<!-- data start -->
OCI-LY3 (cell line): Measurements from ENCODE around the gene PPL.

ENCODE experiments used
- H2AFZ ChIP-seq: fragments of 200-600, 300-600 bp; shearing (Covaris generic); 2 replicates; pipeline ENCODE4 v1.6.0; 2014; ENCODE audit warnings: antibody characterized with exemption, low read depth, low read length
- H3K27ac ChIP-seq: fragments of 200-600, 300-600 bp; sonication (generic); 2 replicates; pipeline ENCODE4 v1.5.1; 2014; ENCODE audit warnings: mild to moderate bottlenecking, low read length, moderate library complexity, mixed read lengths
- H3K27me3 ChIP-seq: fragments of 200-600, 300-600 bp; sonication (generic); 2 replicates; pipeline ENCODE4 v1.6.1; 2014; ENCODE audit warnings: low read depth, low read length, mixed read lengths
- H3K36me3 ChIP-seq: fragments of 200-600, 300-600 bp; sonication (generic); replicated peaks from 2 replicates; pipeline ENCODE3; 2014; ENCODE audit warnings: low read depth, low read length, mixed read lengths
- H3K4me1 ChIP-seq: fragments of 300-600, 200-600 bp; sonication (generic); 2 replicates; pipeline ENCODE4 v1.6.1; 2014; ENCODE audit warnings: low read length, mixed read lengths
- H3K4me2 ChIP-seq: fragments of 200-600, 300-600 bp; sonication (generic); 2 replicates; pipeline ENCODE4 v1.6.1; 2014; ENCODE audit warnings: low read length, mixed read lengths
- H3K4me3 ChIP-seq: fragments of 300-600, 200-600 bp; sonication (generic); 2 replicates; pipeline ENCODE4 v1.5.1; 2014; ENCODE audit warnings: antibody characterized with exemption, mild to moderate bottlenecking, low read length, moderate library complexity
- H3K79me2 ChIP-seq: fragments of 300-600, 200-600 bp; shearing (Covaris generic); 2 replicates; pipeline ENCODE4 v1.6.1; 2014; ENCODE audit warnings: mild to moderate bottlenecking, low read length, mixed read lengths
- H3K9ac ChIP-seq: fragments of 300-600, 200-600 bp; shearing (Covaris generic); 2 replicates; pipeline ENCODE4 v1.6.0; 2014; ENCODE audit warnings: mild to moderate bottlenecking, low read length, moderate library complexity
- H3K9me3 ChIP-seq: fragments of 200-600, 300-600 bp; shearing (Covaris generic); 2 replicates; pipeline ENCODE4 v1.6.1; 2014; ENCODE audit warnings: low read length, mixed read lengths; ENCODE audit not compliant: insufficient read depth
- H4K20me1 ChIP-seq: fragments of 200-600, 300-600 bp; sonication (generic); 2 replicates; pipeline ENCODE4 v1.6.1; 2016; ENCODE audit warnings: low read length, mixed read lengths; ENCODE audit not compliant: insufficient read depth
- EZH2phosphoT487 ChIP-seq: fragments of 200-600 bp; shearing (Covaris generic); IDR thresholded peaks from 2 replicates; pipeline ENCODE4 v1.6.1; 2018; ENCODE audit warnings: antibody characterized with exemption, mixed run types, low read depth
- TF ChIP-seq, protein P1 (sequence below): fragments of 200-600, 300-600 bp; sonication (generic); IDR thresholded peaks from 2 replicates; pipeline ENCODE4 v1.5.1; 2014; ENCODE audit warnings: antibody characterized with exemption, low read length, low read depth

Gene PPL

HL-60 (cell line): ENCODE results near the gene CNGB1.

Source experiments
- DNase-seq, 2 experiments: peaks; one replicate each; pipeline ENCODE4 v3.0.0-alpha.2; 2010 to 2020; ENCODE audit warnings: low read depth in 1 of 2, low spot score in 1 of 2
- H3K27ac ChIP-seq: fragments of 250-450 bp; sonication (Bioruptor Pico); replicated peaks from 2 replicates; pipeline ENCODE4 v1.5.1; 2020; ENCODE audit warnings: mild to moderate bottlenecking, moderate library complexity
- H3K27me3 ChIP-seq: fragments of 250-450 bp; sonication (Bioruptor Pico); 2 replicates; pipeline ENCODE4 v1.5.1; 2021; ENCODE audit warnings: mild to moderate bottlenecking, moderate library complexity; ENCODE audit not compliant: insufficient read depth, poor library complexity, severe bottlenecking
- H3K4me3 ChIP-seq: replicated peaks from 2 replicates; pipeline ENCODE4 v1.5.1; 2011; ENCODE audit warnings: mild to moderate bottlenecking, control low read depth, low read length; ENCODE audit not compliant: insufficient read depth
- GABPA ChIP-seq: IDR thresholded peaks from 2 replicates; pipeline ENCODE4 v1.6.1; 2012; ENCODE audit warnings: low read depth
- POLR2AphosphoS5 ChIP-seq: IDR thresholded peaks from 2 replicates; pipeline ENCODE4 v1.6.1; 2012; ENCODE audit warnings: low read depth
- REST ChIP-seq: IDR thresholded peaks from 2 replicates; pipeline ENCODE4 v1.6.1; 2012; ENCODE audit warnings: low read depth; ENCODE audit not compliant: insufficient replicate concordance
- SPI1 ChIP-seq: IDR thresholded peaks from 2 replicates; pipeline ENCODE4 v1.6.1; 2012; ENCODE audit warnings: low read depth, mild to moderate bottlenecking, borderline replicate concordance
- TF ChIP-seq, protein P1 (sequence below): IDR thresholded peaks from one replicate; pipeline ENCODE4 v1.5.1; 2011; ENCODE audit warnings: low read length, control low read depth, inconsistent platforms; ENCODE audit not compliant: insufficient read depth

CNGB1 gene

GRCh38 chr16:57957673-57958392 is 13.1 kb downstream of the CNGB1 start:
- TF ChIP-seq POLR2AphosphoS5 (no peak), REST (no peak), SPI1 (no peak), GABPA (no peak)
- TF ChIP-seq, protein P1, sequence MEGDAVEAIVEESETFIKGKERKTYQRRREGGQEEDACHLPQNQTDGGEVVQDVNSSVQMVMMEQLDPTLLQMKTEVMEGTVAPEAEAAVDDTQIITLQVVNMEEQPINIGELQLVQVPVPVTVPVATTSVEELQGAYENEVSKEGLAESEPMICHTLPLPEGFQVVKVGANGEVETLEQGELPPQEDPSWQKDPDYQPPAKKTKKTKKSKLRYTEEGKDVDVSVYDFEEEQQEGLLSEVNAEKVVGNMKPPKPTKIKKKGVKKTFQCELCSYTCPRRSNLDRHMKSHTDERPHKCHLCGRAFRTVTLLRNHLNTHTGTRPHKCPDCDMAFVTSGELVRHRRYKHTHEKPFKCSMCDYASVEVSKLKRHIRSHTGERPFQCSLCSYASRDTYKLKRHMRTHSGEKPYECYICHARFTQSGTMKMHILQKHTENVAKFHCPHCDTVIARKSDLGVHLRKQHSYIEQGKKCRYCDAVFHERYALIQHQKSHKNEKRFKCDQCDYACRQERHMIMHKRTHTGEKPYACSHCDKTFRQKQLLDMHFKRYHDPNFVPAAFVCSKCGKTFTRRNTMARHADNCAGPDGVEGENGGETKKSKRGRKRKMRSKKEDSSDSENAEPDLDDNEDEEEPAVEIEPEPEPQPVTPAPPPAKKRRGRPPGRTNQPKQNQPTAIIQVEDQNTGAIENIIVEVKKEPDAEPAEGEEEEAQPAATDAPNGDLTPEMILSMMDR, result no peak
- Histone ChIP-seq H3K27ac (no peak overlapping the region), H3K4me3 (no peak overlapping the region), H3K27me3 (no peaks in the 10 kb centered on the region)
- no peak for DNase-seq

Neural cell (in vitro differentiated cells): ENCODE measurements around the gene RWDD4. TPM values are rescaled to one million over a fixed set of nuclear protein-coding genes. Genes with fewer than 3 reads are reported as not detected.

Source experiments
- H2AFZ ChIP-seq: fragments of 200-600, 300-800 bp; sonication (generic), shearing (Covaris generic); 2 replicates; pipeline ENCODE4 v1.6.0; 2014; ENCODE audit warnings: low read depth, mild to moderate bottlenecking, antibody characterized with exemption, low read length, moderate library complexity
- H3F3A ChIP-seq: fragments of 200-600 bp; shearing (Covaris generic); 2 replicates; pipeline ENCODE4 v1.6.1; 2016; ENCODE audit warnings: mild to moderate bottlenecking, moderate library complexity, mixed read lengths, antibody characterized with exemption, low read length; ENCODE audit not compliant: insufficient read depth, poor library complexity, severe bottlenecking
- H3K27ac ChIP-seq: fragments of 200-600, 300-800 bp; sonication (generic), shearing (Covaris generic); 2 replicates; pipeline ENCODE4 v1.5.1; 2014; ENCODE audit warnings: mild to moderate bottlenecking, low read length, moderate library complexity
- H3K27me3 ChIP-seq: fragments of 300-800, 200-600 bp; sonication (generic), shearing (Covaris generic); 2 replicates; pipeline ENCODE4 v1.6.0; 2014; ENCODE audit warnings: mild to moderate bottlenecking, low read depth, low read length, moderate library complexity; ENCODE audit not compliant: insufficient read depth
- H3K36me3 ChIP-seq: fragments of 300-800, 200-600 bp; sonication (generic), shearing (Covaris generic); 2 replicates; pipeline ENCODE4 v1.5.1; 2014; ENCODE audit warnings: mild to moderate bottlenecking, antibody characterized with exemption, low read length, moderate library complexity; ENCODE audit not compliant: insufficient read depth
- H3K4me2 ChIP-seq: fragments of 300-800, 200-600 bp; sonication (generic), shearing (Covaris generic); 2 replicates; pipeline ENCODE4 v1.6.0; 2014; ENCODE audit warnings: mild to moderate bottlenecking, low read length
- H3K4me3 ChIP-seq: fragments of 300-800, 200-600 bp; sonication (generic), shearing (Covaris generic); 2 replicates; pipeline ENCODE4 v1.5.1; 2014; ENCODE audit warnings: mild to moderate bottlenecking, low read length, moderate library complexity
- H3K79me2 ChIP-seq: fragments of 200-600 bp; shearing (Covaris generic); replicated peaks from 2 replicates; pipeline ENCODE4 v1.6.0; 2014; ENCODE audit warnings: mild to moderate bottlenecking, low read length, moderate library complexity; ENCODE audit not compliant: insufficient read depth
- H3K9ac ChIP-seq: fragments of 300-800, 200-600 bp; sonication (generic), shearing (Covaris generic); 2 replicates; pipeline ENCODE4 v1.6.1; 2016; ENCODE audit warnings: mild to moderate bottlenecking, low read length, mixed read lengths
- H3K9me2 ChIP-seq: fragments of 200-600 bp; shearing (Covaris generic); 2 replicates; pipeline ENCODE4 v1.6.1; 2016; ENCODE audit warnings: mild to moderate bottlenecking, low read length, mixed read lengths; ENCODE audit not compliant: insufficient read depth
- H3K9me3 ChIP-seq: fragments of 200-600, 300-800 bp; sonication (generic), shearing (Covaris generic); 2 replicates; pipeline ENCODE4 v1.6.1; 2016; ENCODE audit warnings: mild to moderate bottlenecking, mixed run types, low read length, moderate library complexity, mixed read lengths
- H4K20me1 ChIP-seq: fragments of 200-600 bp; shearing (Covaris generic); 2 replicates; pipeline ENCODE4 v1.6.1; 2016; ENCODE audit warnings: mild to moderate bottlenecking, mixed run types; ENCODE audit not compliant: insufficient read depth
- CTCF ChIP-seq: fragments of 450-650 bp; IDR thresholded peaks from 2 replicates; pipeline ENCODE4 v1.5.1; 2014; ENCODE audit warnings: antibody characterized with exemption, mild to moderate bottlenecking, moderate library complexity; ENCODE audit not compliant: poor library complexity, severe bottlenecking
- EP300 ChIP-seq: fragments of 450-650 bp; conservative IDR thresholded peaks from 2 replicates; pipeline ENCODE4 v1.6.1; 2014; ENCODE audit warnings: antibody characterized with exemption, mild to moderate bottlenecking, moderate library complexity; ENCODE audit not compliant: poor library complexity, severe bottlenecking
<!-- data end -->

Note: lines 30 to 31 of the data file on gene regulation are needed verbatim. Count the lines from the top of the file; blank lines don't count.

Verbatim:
- TF ChIP-seq POLR2AphosphoS5 (no peak), REST (no peak), SPI1 (no peak), GABPA (no peak)
- TF ChIP-seq, protein P1, sequence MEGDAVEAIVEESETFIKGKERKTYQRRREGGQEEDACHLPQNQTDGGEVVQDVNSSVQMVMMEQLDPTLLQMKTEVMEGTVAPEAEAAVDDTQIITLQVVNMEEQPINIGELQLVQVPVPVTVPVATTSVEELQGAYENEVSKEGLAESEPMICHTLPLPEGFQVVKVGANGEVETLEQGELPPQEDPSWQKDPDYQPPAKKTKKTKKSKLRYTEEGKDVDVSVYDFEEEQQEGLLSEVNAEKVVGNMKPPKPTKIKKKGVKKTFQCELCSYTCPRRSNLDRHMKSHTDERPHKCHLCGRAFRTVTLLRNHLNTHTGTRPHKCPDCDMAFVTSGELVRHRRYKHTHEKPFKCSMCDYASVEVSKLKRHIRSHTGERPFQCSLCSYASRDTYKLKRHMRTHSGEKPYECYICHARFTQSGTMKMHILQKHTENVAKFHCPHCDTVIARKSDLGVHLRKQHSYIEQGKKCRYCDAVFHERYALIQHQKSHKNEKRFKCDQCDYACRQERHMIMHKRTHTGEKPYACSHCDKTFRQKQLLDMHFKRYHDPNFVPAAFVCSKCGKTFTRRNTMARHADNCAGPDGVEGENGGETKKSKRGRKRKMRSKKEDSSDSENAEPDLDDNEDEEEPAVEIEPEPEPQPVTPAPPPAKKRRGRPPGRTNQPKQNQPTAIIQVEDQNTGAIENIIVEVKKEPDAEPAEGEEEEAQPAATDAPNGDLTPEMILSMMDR, result no peak